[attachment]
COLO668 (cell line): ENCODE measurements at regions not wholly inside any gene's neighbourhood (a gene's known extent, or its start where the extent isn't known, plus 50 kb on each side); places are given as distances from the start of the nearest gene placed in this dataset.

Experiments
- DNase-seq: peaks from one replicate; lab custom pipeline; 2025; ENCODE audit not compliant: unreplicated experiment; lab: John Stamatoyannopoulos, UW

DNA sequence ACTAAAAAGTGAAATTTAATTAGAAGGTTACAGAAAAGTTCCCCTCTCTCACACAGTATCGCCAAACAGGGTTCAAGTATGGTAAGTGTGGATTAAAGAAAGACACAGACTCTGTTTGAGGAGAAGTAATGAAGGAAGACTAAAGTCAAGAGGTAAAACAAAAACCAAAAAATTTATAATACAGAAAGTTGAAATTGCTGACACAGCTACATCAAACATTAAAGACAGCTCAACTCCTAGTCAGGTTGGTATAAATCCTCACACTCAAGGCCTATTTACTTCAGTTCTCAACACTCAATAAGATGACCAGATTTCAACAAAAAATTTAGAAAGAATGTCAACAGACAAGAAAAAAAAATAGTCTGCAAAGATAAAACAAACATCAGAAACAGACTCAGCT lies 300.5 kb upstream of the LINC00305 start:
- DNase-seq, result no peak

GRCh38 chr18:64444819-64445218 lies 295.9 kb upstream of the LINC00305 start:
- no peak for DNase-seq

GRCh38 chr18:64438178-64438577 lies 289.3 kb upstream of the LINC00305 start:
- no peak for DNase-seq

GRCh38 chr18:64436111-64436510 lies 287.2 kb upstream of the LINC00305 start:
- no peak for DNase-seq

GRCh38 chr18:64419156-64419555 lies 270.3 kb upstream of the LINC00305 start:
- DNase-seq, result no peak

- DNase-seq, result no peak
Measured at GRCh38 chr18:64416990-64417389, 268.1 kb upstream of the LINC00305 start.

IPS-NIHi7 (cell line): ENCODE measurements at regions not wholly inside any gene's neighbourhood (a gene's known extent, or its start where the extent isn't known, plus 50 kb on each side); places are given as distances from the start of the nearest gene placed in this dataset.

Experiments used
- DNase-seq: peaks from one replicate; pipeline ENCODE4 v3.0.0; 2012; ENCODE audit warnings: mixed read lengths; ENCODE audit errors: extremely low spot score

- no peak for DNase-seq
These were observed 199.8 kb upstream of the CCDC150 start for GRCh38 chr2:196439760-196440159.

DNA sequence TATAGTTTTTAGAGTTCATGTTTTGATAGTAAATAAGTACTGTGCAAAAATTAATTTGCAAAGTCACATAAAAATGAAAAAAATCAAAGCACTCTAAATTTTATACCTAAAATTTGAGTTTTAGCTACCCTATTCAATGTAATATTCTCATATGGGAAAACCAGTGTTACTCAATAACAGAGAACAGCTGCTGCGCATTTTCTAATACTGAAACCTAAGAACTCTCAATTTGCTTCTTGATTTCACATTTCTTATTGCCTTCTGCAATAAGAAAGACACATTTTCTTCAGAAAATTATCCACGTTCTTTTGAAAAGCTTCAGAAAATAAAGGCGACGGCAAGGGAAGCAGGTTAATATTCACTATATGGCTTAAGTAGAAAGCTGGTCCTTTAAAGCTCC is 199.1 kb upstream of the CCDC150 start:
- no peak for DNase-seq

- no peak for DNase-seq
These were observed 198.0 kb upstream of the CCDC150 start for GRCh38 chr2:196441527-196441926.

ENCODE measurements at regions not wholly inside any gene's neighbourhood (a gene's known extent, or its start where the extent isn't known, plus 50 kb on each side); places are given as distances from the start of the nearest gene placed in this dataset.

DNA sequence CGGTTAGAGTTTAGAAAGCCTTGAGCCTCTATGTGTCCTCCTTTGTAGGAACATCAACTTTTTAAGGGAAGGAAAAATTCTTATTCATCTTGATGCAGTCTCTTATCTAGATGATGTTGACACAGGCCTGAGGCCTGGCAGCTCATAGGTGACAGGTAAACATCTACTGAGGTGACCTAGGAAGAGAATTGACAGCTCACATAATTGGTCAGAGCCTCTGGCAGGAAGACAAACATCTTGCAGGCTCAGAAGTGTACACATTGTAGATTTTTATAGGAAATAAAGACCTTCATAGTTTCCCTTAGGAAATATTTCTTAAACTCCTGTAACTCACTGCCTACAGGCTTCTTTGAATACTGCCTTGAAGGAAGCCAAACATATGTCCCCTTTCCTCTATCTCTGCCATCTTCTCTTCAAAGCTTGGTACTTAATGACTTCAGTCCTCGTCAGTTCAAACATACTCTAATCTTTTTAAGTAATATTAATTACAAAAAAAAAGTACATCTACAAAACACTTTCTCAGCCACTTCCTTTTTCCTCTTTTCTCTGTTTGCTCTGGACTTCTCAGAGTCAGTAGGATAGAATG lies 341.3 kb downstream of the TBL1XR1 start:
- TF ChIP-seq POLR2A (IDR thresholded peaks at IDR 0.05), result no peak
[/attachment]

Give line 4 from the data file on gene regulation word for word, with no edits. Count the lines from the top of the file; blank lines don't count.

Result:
DNA sequence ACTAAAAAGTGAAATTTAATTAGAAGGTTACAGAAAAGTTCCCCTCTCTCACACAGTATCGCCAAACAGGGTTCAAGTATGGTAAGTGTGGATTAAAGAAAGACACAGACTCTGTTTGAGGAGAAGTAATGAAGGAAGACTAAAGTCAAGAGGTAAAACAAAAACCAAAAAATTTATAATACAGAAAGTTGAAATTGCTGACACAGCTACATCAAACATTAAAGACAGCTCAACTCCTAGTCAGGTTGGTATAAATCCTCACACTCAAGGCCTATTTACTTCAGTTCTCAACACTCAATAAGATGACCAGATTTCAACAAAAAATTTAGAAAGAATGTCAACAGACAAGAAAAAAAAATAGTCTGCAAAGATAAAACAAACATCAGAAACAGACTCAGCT lies 300.5 kb upstream of the LINC00305 start: